Speaking of the used market...

 

Edmund Pedestal Feet

 

http://www.ebay.com/...=item3cfab8720c

That is so true about getting a bargain.  You do have to hit a lot of garage sales and flea markets before you strike gold.  The best deal I ever found on a Craigs list ad was a 4" Tinsley for almost the same amount someone else just bought a 4" Edmund for.  However, in all the years since I have never found another bargain like that.  I think everyone does get there chance at the gold ring once in their life.


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#1021 madeline

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Posted 27 May 2015 - 05:12 PM

 

I agree that you get what you pay for.  (And if you're a careful shopper on the used market, you can get more than what you paid for.)  But if I had a Telementor -- probably sitting alone in my Man Cave due to $$$$$ -- I'd be even more aggravated & agitated with our lousy weather than I am right now (it's pouring rain again). 

 

Speaking of the used market...

 

Edmund Pedestal Feet

 

http://www.ebay.com/...=item3cfab8720c

That is so true about getting a bargain.  You do have to hit a lot of garage sales and flea markets before you strike gold.  The best deal I ever found on a Craigs list ad was a 4" Tinsley for almost the same amount someone else just bought a 4" Edmund for.  However, in all the years since I have never found another bargain like that.  I think everyone does get there chance at the gold ring once in their life.

 

I got mine last week with that Quantum 4 off of Craig's List.   Fantastic images.


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#1022 actionhac

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Posted 27 May 2015 - 05:17 PM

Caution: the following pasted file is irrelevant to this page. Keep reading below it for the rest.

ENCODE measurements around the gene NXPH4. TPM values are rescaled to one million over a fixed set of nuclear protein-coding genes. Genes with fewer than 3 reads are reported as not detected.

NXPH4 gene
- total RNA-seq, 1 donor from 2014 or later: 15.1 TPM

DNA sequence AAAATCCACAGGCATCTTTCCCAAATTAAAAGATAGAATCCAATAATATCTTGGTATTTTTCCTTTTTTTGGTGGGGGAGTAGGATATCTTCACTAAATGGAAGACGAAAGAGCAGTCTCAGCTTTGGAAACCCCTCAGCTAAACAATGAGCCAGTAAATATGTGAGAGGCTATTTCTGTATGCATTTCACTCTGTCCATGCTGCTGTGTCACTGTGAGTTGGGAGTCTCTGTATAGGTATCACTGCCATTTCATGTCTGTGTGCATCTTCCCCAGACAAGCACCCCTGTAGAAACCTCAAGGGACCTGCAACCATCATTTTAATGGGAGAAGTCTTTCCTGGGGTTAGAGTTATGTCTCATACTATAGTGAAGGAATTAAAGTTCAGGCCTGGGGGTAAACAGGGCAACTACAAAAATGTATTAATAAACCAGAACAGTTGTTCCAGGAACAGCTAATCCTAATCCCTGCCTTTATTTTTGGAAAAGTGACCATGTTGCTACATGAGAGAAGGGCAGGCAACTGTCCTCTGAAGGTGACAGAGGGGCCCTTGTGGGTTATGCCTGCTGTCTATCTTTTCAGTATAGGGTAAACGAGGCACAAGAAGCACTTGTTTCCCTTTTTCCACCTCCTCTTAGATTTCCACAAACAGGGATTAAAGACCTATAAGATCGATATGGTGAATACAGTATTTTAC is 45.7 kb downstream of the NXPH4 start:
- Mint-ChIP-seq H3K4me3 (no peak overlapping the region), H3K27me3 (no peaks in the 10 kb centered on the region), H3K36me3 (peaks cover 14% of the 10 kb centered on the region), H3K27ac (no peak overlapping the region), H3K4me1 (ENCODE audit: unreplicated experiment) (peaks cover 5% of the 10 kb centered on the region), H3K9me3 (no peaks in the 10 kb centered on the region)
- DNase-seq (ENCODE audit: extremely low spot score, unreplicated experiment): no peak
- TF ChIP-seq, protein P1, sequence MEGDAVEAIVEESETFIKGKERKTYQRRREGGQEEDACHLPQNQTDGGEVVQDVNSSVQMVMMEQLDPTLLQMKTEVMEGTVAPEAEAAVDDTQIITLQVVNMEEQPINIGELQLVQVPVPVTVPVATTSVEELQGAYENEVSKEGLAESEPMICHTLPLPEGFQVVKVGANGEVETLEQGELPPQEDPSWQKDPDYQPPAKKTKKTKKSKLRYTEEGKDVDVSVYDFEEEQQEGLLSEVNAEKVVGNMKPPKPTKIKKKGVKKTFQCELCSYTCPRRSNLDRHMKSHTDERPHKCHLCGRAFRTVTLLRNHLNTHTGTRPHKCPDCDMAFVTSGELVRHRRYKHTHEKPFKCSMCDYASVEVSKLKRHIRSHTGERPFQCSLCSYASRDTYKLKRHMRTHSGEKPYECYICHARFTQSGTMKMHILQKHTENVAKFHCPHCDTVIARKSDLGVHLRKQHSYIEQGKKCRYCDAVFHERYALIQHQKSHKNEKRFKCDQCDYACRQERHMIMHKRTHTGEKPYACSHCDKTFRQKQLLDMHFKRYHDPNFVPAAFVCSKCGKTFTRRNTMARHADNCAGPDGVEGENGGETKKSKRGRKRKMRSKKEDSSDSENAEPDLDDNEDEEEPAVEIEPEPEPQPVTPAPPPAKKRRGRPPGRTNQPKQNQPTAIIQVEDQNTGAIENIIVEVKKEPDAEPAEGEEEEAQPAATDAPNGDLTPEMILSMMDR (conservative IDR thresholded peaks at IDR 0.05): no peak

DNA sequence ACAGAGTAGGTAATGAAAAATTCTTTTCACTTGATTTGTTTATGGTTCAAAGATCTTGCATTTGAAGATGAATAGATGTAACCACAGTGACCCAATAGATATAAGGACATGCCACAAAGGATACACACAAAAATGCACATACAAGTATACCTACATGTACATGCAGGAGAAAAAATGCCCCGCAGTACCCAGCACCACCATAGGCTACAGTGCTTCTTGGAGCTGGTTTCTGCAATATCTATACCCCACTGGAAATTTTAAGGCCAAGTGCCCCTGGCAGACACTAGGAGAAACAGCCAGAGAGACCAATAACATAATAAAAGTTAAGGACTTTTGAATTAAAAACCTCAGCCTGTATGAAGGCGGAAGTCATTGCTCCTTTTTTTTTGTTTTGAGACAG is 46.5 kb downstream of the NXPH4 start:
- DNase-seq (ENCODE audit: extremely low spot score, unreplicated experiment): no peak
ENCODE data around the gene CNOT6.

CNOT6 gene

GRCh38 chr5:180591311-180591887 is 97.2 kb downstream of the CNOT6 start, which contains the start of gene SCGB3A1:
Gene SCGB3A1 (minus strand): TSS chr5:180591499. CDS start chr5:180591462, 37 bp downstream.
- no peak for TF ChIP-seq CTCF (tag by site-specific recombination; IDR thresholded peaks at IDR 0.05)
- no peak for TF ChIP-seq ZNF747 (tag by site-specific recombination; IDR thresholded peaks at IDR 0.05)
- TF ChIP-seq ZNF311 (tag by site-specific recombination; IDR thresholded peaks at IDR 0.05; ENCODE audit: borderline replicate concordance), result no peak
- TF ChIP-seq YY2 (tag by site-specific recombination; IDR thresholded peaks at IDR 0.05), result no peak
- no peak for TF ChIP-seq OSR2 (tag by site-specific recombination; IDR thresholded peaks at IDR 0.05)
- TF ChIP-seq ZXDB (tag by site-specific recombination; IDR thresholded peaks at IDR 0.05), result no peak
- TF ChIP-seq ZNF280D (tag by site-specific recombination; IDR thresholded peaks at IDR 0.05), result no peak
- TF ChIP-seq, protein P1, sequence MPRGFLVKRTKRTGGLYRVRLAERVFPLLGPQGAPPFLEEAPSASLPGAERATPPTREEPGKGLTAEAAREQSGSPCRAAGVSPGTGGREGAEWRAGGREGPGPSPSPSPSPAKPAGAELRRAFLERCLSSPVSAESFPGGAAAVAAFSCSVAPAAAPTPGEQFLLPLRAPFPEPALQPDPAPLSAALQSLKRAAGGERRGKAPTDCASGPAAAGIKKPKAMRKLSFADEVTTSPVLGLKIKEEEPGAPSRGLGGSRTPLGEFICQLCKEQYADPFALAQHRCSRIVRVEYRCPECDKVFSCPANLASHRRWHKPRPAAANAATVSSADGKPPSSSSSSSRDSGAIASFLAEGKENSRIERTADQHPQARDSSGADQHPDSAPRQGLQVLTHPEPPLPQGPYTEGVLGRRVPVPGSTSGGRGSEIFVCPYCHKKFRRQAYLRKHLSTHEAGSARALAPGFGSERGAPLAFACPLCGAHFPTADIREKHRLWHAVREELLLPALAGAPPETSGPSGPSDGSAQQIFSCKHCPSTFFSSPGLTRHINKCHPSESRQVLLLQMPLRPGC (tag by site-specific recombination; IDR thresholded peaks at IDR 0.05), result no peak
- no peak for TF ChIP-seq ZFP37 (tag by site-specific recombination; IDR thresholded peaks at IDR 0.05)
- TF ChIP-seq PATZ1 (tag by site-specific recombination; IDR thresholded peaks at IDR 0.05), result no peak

Today at the local book store I bought two volumes of 'Publications of the Lick Observatory' volumes VIII 1908 and XI 1913.

The photographic plates inside were taken with the Crossley  and Crocker telescopes and are just breathtaking to look at.

The quality of these plates is amazing, there is no way I can photograph them to show you.

Both volumes  were the personal property and signed by Lewis H. Humason and came from L.Humason's great neice who lives here locally.

Milton Humason is the famous Mt.Wilson Janitor that assisted  Hubble and later became a famous astronomer himself.

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Edited by actionhac, 27 May 2015 - 05:23 PM.

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#1023 Bomber Bob

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Posted 27 May 2015 - 05:47 PM

Thanks to CNers, I have one scarce scope - the Sears 6336; one rare scope - the Tinsley Saturn 6" Cassegrain; and, one potentially news-worthy & rare scope - the Mystery 6" Maksutov.  With the 6336, I violated my own GAB (Grab A Bargain) philosophy - paid more than I have for any other vintage scope.  It was an emotional purchase if ever there was one.  No regrets as every time I use her she proves her worth.  The Tinsley?  When Bob posted the ad, I saw a challenging restore, and a historic opportunity.  IF the Mak turns out to be a Robert Jones 1950s prototype, I'll be on Cloud 9.